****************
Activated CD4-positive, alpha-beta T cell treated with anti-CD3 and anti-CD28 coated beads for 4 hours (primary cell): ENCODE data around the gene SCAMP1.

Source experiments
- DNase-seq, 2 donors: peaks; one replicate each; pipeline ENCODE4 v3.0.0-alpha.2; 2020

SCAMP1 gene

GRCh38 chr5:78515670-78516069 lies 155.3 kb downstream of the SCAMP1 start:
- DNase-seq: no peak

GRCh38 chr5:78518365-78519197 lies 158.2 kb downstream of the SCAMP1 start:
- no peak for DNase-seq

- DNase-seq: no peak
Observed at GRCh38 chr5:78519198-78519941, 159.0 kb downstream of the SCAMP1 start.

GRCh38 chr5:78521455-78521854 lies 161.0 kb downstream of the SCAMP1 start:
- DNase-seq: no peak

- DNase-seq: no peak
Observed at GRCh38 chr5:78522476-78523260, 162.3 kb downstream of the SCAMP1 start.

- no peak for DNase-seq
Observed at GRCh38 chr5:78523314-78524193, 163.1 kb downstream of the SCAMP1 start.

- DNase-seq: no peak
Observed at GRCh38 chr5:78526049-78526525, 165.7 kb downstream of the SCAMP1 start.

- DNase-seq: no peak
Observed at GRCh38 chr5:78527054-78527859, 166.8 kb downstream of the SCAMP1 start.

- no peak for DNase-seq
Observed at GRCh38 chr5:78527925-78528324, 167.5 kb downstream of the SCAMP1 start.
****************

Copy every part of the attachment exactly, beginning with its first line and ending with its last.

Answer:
Activated CD4-positive, alpha-beta T cell treated with anti-CD3 and anti-CD28 coated beads for 4 hours (primary cell): ENCODE data around the gene SCAMP1.

Source experiments
- DNase-seq, 2 donors: peaks; one replicate each; pipeline ENCODE4 v3.0.0-alpha.2; 2020

SCAMP1 gene

GRCh38 chr5:78515670-78516069 lies 155.3 kb downstream of the SCAMP1 start:
- DNase-seq: no peak

GRCh38 chr5:78518365-78519197 lies 158.2 kb downstream of the SCAMP1 start:
- no peak for DNase-seq

- DNase-seq: no peak
Observed at GRCh38 chr5:78519198-78519941, 159.0 kb downstream of the SCAMP1 start.

GRCh38 chr5:78521455-78521854 lies 161.0 kb downstream of the SCAMP1 start:
- DNase-seq: no peak

- DNase-seq: no peak
Observed at GRCh38 chr5:78522476-78523260, 162.3 kb downstream of the SCAMP1 start.

- no peak for DNase-seq
Observed at GRCh38 chr5:78523314-78524193, 163.1 kb downstream of the SCAMP1 start.

- DNase-seq: no peak
Observed at GRCh38 chr5:78526049-78526525, 165.7 kb downstream of the SCAMP1 start.

- DNase-seq: no peak
Observed at GRCh38 chr5:78527054-78527859, 166.8 kb downstream of the SCAMP1 start.

- no peak for DNase-seq
Observed at GRCh38 chr5:78527925-78528324, 167.5 kb downstream of the SCAMP1 start.